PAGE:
Can Iowa close a 39-point gap with Michigan from last December?

That is the question Saturday’s Big Ten championship game rematch at Kinnick Stadium boils down to. The Wolverines pounded the Hawkeyes 42-3 to clinch a spot in the College Football Playoff.

Yes, teams change from year to year. But in the case of these 2 rosters, there’s a surprising amount of continuity on offense.

Michigan returned 87% of its offensive production from last season, which rates 13th in the country. Iowa brought back 84% of its production, which is 16th.

That stat, of course, is better news for the Wolverines than the Hawkeyes. Michigan is second in the country in scoring and 19th in total offense. Iowa is 120th in scoring and 131st in total offense.

It’s not unprecedented for a Big Ten team to turn the tables so soon after a blowout. In 2018, Illinois lost 46-7 to Purdue before beating the Boilermakers the next year.

But this year’s Wolverines aren’t exactly the 2019 Boilermakers, who went 4-8. Michigan is No. 4 in the country and a legitimate contender to get back to the College Football Playoff.

The task ahead for Iowa is daunting. It’s not impossible — but it’s also not probable.

What’s different from December?

Michigan quarterback JJ McCarthy is the most obvious difference for either team from an offensive perspective. He took over for incumbent Cade McNamara after steamrolling Hawaii in Week 2.

In the long term, McCarthy’s ability to run adds an additional element of explosiveness to Michigan’s offense. However, Maryland did a pretty good job of containing that last week, holding him to 5 yards on 5 run attempts. (The Terps didn’t do quite so well bottling up running back Blake Corum, who ran for 243 yards.)

McCarthy is more of a threat to push the ball downfield that McNamara was, averaging 10.2 yards per attempt in his career to McNamara’s 7.5.

But McCarthy’s game could also be one of the elements helping the Hawkeyes chip away at that 39-point gap.

He’s more of a risk-taker than McNamara, which is the primary reason why their quarterback competition carried over into the regular season. And Iowa’s defense is built to capitalize any time a quarterback makes anything less than the best available decision. The Hawkeyes scored 2 defensive touchdowns in their 27-10 win at Rutgers, including Cooper DeJean’s 45-yard interception return.

McCarthy has yet to throw an interception this season, because he has not yet encountered a capable enough defense to pick him off. Iowa changes that equation in a big way. Even McNamara, ever the competent game manager, was picked off by the Hawkeyes in Indianapolis.

Iowa’s problem in December was that its offense could not take advantage of the aid provided by its defense, which held the Wolverines to 14 points in the first half.

And that’s where things have not changed at all.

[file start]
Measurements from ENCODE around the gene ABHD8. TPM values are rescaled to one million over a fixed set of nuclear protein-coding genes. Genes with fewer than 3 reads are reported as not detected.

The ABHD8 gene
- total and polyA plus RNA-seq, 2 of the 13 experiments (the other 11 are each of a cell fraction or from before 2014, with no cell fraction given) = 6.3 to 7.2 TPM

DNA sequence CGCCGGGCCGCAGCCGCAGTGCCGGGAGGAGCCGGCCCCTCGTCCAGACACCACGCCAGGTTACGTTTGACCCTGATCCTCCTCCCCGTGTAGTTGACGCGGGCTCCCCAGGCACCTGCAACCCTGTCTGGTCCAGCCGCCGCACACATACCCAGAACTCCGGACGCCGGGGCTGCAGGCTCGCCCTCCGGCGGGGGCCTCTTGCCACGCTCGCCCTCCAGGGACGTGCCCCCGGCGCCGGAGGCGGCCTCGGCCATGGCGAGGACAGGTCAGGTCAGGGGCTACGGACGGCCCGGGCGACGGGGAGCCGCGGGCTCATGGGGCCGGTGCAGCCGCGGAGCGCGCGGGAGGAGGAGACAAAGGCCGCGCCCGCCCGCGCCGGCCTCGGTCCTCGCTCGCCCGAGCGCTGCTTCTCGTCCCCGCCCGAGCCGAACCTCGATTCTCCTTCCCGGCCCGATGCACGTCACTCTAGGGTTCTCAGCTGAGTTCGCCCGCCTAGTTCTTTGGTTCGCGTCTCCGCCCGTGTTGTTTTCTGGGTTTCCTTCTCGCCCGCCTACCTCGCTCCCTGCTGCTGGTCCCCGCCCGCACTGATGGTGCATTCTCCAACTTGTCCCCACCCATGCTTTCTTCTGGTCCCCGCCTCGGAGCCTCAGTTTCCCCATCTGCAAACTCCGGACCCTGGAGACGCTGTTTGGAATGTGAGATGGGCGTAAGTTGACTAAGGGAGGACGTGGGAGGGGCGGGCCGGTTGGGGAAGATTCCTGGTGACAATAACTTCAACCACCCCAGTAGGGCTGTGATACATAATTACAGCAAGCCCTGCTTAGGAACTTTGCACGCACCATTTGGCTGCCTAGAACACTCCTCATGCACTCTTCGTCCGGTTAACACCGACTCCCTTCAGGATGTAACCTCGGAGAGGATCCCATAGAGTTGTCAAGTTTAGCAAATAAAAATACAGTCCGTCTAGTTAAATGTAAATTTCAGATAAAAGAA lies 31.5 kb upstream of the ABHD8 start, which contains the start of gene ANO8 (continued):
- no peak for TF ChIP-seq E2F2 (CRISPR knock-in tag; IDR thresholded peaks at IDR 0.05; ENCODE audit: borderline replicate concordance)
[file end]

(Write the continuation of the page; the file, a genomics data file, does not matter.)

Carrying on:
What does it take to be No. 131?

Iowa offensive coordinator Brian Ferentz is no doubt cursing the existence of James Madison. Not the short guy who wrote the Constitution, but the newest member of the Football Bowl Subdivision.

The Dukes raised the number of FBS teams up to 131, making Iowa’s offense the first in college football history to find itself in 131st place. And with Nevada and FCS South Dakota State already behind Iowa on the schedule, it’s fair to wonder how much growth the Hawkeyes can achieve.

Iowa quarterback Spencer Petras is 125th in completion percentage (50.5%), 124th in yards per game (131) and 124th in yards per attempt (5.6). And none of those is the most troubling Iowa quarterback stat this year.

For that, you must go with the fact that Petras is the only Hawkeye quarterback to attempt a pass this year. As bad as it’s been, Kirk Ferentz believes this is the best option available to him. And he’s probably not wrong. Petras was statistically better than backup Alex Padilla in every category last year.

Petras is not a game-changing quarterback, unless he’s changing it in favor of the opposing defense. Offensive improvement for Iowa is contingent on the running game.

Here, there is some reason for optimism. Freshman Kaleb Johnson showed some burst against Nevada, rushing for 107 yards and 2 touchdowns on just 7 carries. Leshon Williams averaged 5.8 yards per carry with a touchdown at Rutgers.

But Iowa’s rushing average is still bogged down by its performances against South Dakota State and Iowa State. The Hawks are 118th nationally with 3 yards per carry. Iowa has lost 102 yards on tackles for loss, which rates 93rd in the country.

The offensive line isn’t getting it done, and that looms as the biggest issue against Michigan. Aidan Hutchinson and David Ojabo may be gone, but Jim Harbaugh has another solid defensive front anchored by tackle Mazi Smith.

A narrow path to victory

If Iowa is going to flip the script completely from last season, this game has to play out in a very specific manner.

The Hawkeyes need to win the turnover battle. But they also need those takeaways to take place on Michigan’s side of the 50, either creating a short field or leading directly to a defensive touchdown.

It is doable. Iowa is only allowing 2.2 yards per carry, so the Hawks may be stout enough to dare Michigan to beat them through the air. And defensive coordinator Phil Parker can do some things that will confuse a quarterback as inexperienced as McCarthy.

It’s also worth noting that this is Michigan’s first road game this season. The 2022 Wolverines haven’t dealt with a hostile atmosphere. McCarthy hasn’t battled the unique set of nerves that hit when playing on the road. Pressure can begin to mount if Michigan gifts Iowa an early lead.

The possibility of that outcome makes this a game worth watching. But Iowa’s offensive limitations may eventually make you thankful for the remote control.